How does e-sports’ reach compare to traditional sports?

Vivintel's new research shows that there's opportunity for the sportiest of advertisers to embrace their inner gamers.

E-sports can be an opportunity for brands from all categories to reach some serious eyeballs and build equity with a growing number of enthusiastic young fans.

Canadian brands that have already jumped on the fast-moving e-sports train include Bell, Sugar Crisp and HP. For those unfamiliar with gaming and e-sports, it’s worth noting that e-sports covers a wider variety of game genres than one might think. And, for advertisers thinking they need to pair their creative against intense first-person shooter games or war-based strategy games, a new study shows that they might want to look at e-sports sponsorships and ad buys the same way they approach their sports marketing.

That’s because of the millions of Canadians who have engaged with e-sports in the last year, nearly half engaged with a sports-based game, more than any other sub-category. This came from a study of more than 3,500 Canadian, which was launched by Vivintel, the new consumer insights division of Toronto-based Vividata.

While e-sports reach still pales in comparison to traditional sports reach – sports reach nine out of 10 Canadians, according to Vivintel, whereas e-sports reaches just over one in 10 – an estimated reach of 4.4 million is still significant for a niche media. When compared to traditional sports, almost the same amount of people engaged with e-sports as those did with boxing, MMA and wrestling combined in the last month.

And while e-sports still has a long way to go if it wants to crack major sports like hockey, football, baseball, golf and soccer, e-sports advertisers might still be reaching a sporty audience.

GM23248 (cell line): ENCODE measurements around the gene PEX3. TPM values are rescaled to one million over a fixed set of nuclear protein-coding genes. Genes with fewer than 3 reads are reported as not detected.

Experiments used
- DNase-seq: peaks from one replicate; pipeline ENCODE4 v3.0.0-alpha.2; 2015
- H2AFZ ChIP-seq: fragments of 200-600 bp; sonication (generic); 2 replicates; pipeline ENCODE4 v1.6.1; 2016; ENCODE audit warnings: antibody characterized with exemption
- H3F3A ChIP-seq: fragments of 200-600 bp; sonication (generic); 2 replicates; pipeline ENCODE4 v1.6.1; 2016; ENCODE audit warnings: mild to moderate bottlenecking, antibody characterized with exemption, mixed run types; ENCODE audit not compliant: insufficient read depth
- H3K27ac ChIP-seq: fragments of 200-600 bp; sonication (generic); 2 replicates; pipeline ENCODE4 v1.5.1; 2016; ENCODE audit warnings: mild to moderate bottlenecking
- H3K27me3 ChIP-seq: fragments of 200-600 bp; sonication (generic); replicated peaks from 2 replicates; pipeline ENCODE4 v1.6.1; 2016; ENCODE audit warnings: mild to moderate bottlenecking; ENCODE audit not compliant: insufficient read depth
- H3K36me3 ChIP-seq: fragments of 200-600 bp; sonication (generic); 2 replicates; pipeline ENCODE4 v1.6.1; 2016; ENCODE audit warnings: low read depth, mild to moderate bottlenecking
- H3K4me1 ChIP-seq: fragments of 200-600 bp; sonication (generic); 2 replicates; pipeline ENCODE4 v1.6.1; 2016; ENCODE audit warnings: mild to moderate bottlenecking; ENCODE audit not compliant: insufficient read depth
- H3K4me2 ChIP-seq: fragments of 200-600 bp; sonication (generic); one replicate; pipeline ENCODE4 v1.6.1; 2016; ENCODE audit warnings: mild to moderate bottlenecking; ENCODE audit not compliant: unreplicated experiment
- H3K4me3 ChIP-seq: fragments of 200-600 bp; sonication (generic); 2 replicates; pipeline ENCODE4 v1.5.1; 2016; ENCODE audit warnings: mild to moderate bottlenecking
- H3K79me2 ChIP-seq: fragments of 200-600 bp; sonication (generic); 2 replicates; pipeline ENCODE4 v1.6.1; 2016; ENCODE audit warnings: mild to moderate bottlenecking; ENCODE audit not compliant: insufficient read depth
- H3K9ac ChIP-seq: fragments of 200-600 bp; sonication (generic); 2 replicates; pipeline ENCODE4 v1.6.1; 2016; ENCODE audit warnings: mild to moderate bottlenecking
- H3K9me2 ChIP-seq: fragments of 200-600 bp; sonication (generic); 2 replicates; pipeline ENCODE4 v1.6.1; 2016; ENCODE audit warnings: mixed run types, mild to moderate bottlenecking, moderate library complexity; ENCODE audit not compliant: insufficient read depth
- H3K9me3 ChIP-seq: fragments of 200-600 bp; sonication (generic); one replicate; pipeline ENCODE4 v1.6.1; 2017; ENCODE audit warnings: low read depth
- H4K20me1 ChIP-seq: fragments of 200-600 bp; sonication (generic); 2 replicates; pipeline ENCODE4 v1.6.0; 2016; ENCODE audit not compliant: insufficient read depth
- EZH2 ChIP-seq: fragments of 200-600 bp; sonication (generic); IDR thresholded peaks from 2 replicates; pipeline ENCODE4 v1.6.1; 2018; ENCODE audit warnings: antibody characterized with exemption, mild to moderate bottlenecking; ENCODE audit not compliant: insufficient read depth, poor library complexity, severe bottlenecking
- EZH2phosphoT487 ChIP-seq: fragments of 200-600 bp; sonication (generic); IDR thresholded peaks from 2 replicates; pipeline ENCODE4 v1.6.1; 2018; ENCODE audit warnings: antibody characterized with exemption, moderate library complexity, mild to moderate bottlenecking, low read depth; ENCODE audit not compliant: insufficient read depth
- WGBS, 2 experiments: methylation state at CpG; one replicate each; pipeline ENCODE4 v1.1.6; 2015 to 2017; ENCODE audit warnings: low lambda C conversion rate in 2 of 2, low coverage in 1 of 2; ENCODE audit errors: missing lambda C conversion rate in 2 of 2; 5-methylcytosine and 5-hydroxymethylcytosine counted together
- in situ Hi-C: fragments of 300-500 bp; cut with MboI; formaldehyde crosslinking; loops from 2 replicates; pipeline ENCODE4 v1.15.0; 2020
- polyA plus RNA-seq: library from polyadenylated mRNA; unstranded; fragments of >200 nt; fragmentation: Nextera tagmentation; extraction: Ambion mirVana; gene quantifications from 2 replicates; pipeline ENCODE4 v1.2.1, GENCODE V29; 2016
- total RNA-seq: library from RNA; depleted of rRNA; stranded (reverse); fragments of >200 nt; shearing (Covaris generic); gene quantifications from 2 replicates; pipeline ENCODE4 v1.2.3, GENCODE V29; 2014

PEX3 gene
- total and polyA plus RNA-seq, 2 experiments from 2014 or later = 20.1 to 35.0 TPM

Of the 4.4 million people who engage with e-sports, 42% have done so with sports games, with some of the most popular being FIFA 18 and the Madden franchise. The next-most popular is first-person shooter games such as Call of Duty, which reach 25% of e-sports fans, followed closely by real-time strategy games such as the StarCraft and WarCraft franchises (24%).

E-sports fans also  don’t look too different from the average sports fan. Vivintel divided its survey cohort into “casual” traditional sports fans (a broader, less dedicated audience), “super” fans (people who plan their weeks around games and study up on their fave teams) and compared them to e-sports fans. The average age was slightly younger (super fans are an average age of 48, casual fans 49, e-sports fans 42). E-sports fans are also nearly equal for gender (57% male), making it more balanced than the “super fan” cohort (63%). Casual fans are 61% female.

E-sports fans also boast a higher average personal and household income than casual fans, and only slightly lower than super-fans. They are also just as likely to have post-secondary degrees. While super and casual fans are largely white (76% for super fans and 77% for casual fans), e-sports fans are slightly less white (71%).

They’re also most likely to watch matches on a dedicated site or app (12%), such as Twitch, whereas other sports fans also have a wider array of traditional media options to consult.

And the role that sponsors play in e-sports broadcasts might have slightly more payoff; 42% of e-sports fans report noticing sponsors during matches and broadcasts, nearly double the rate of casual fans (22%) and approaching that of super fans (50%). They are also the most likely to buy an associated sponsor product (25% for e-sports fans, 20% for super fans, 5% for casual fans).